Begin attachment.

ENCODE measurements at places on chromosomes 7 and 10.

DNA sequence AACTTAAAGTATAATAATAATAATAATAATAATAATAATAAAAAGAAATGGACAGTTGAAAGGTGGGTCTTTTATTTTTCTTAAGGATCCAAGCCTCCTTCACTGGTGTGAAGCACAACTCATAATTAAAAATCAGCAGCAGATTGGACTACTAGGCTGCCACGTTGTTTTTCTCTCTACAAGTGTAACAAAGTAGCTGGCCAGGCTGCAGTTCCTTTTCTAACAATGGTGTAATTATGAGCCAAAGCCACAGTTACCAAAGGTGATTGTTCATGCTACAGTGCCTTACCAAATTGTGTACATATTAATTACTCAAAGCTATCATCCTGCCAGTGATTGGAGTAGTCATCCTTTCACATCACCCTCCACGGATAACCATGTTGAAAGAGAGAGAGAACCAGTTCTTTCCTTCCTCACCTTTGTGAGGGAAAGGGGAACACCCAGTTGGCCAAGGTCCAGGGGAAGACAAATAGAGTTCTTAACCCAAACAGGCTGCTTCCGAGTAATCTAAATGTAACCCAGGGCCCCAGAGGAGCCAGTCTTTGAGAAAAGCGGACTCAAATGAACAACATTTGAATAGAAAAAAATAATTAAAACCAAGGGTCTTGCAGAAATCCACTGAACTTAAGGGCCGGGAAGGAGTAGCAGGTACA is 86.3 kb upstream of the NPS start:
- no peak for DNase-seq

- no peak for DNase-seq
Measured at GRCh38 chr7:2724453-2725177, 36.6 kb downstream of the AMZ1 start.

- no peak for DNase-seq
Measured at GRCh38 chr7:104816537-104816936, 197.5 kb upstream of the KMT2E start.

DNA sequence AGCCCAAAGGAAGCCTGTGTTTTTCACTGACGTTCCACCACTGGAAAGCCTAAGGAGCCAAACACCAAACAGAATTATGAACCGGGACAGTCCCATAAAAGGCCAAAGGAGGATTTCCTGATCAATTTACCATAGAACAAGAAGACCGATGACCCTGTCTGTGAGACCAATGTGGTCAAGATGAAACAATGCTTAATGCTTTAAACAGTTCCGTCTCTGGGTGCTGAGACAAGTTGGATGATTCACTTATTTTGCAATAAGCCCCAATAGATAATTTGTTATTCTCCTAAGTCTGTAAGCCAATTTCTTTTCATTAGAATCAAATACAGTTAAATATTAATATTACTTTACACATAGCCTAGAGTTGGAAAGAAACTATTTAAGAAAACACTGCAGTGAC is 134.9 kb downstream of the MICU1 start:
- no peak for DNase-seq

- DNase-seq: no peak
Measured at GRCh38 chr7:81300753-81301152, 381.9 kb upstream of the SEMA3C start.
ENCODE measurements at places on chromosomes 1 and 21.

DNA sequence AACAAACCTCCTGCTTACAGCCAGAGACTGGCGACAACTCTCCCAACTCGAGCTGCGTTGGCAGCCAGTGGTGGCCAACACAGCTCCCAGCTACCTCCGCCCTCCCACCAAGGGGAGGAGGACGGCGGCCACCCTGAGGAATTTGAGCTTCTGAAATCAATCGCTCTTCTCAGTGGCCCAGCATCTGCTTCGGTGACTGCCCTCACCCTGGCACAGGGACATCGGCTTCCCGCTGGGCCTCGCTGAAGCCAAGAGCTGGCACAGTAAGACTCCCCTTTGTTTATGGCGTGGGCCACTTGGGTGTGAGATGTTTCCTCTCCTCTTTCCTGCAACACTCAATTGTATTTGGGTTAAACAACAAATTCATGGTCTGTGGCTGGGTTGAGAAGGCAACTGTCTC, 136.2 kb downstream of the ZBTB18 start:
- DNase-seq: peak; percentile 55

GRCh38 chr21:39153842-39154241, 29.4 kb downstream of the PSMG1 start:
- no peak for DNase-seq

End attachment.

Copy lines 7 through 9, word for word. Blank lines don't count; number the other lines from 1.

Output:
Measured at GRCh38 chr7:104816537-104816936, 197.5 kb upstream of the KMT2E start.

DNA sequence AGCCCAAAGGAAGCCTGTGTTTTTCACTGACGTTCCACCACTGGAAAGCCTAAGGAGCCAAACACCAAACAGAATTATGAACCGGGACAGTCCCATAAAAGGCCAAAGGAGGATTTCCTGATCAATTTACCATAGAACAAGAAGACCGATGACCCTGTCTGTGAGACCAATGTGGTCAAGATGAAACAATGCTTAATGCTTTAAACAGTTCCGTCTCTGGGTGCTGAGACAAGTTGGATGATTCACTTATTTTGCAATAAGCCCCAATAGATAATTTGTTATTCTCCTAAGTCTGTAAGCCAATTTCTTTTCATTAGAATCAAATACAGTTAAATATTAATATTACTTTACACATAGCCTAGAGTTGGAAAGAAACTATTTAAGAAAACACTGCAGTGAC is 134.9 kb downstream of the MICU1 start:
- no peak for DNase-seq